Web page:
Finding Your Fiction: Concise Steps to Writing Successful Fiction – Intro and Plot


You are a writer. You have been writing most of your life, writing term papers, developing business proposals, composing letters, email and Facebook posts. But are you a writer with a capital W? Do you want to become a fiction writer?

Writing a step by step guide that will magically turn you into a successful fiction writer is of course impossible. But I can save you some time นิยายอีโรติก. A condensed guide like this one works well for motivated writers who want to focus more on their own writing than reading about how to write. For example, rather than list endless numbers of activities, I list only those I have used successfully.

You could also of course enroll in an MFA program. The “good ones” cost lots of money, and you get instruction from “established” writers. At the very least, they can teach you the basics. But there is no guarantee you will learn anything beyond the basics. Using guides like this one can save you time and money — a poor person’s MFA.

Guidebooks can help you avoid amateurish errors (professional errors are often hailed as “groundbreaking”). They can give you a strong foundation to build on and set you forth on a lifetime of exquisite misery — for there is no misery as grand as the struggling artist, poet, writer. Mastering literary tricks and infusing passion into your work requires you to sell your soul to the devil and endure a lifetime of pain, which is of course hyperbole. It does, however, require some initial talent and lots of hard work.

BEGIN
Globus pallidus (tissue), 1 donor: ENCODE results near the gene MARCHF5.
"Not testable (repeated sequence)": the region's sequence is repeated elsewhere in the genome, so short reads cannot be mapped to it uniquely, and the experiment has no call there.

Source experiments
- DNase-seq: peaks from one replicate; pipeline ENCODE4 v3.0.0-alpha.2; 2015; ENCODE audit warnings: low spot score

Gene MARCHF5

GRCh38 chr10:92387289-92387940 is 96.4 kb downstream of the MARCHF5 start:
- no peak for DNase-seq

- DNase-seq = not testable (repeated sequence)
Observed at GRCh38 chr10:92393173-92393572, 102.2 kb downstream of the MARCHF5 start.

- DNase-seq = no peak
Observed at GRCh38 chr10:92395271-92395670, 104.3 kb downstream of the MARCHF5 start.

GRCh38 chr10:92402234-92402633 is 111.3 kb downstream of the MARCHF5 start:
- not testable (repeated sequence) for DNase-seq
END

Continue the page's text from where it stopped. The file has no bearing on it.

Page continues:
There are no “rules.” However, you should learn the rules before you break them. You should master accepted “norms” before deviating from them.

But wait! You want to make lots of money from your fiction. It’s possible. But only after you learn how to Write. Then, translating your fiction writing skills into commercial success is a matter of persistence, networking, politics, marketing talent, and luck.

Exercise I. Desire.

Why do you want to write fiction? List favorite novels/stories. Why are they your favorites?

Exercise II. Schedule.

Where and when will you be writing for at least 20 minutes without stopping and without interruption? Ideas come from the act of writing. Expect your 20-minute write to be complete rubbish. You may be pleasantly surprised.


Section I

Choosing plot over character is dangerous. Plot is presented here first mainly because it might be “easier” to comprehend. On the other hand, characters drive plot. Which should come first — Plot or Character? (Aristotle listed dramatic effects in descending order: plot, character, dialogue, music/style, and spectacle.)

Good literature has dynamic characters. (While I use direct statements often, you should “almost always” qualify them, because there are “almost always” exceptions to the rule.)

Are you a soft, eloquent writer? Or do you write harsh eye-popping prose? Regardless of your narrative style, you need a plot. Good plots get the readers’ attention immediately and keep their attention by raising questions and delaying the answers.

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